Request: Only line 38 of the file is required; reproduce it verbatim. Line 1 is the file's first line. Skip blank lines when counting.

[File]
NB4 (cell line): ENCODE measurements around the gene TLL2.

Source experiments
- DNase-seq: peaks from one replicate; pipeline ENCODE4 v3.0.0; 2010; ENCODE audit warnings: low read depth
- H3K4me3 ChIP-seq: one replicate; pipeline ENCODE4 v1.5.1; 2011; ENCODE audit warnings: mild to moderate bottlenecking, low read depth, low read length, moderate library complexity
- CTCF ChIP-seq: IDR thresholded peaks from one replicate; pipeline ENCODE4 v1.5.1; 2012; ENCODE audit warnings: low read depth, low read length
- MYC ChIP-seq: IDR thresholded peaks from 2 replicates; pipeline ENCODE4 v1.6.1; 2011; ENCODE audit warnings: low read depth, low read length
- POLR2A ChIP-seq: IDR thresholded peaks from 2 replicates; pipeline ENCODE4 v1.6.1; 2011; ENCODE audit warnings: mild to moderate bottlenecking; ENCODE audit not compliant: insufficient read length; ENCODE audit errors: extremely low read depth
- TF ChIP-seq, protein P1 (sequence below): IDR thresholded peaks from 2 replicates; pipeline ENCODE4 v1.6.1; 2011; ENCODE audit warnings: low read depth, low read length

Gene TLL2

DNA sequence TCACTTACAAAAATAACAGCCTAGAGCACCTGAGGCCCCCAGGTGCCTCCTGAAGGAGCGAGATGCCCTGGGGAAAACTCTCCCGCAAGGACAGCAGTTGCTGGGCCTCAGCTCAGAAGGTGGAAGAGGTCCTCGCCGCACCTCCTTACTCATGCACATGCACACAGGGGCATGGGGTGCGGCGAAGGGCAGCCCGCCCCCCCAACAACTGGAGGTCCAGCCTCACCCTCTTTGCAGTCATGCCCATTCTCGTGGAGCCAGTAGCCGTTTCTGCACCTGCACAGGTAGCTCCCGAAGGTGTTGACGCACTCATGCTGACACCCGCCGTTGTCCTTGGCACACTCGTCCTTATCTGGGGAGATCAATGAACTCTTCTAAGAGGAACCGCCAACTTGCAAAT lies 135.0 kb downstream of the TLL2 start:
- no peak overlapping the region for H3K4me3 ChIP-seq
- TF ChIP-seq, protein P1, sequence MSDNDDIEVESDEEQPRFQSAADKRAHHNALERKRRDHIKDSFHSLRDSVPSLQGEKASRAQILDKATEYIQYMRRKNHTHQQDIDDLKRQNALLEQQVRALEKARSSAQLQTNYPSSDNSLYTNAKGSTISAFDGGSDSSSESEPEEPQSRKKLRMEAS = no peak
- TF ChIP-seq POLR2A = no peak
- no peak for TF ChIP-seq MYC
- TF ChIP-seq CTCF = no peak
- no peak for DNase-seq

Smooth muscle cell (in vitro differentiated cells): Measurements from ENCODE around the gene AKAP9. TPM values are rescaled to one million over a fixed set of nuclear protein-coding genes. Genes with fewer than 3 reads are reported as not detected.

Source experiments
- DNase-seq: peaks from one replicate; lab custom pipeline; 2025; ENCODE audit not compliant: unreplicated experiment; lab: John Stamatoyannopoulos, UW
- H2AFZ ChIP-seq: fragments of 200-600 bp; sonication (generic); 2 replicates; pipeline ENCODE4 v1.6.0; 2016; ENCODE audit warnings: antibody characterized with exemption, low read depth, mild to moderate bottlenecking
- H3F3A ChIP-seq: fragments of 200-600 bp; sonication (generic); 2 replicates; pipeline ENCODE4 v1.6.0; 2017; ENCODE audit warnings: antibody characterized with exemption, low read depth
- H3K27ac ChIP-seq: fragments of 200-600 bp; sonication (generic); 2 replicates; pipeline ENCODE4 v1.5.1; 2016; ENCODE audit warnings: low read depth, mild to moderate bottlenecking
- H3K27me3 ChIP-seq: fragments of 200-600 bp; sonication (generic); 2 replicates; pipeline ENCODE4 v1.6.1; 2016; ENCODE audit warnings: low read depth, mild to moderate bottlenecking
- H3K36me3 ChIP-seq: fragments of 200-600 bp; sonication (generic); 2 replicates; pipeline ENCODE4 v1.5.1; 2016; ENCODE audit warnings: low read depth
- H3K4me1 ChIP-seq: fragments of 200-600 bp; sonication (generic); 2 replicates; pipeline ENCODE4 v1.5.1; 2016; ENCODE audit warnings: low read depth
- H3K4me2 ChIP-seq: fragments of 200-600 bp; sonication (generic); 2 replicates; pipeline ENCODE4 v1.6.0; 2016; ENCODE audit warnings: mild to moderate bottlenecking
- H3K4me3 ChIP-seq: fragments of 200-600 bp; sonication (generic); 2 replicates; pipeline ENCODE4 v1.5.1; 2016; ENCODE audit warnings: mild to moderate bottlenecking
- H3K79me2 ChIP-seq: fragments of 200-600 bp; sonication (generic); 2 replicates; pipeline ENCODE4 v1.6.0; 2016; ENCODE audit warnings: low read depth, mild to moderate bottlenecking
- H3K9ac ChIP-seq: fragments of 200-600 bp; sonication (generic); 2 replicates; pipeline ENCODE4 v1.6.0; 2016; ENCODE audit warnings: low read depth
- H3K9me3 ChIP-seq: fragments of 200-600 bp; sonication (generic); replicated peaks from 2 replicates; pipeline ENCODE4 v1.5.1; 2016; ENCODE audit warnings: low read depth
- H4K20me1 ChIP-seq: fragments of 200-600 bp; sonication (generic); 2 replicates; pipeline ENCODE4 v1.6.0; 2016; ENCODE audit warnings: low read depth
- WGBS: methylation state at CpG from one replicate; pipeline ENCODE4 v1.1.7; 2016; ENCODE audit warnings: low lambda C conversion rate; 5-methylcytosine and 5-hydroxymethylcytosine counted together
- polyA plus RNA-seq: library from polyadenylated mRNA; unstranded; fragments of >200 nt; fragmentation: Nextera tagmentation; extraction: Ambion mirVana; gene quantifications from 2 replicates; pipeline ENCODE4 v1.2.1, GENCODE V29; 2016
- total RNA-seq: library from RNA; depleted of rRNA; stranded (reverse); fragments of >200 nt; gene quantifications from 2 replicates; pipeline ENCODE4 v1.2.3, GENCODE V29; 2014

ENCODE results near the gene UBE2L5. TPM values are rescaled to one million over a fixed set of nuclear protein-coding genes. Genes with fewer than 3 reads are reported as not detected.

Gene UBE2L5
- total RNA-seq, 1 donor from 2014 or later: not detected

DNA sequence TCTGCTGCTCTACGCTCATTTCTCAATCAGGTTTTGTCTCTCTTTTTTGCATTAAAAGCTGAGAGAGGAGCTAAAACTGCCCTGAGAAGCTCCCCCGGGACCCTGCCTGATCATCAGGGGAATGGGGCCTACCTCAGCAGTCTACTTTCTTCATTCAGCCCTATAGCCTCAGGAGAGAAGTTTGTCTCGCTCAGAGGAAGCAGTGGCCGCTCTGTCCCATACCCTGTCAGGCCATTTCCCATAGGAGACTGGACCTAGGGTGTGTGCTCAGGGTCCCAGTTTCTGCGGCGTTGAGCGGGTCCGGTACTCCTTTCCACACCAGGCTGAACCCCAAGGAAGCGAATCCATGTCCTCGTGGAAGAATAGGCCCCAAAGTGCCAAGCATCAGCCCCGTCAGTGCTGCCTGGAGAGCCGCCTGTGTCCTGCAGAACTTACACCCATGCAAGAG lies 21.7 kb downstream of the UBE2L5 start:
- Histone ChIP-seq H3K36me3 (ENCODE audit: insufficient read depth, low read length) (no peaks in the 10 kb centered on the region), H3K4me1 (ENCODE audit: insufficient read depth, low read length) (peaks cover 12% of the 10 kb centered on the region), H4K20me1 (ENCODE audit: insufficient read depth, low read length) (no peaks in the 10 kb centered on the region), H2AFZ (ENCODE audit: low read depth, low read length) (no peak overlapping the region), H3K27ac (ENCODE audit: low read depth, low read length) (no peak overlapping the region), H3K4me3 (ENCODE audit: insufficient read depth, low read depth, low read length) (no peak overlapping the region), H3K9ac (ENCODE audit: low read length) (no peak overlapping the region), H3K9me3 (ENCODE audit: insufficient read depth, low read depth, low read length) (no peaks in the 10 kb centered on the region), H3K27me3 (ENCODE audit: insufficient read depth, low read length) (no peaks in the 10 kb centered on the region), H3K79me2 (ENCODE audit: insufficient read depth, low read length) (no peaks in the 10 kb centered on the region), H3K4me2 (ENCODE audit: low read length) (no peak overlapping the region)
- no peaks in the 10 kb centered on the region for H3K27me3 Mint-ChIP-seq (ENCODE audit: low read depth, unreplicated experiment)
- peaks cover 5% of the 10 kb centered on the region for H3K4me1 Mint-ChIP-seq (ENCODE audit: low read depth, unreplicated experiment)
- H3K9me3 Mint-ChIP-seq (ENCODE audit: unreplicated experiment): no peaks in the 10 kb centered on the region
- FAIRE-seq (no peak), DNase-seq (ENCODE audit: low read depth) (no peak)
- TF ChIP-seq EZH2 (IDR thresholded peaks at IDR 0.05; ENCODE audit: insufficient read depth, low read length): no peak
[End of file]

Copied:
DNA sequence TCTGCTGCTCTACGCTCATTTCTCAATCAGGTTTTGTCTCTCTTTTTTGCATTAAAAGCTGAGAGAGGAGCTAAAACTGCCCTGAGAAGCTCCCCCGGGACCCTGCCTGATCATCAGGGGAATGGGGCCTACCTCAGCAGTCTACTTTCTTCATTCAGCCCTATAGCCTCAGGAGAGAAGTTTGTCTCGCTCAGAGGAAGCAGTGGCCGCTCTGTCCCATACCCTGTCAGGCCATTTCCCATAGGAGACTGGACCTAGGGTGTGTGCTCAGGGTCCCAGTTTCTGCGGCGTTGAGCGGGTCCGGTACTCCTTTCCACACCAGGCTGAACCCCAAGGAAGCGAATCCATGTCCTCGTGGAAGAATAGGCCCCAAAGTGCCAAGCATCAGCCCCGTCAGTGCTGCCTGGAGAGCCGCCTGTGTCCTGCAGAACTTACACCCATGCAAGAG lies 21.7 kb downstream of the UBE2L5 start: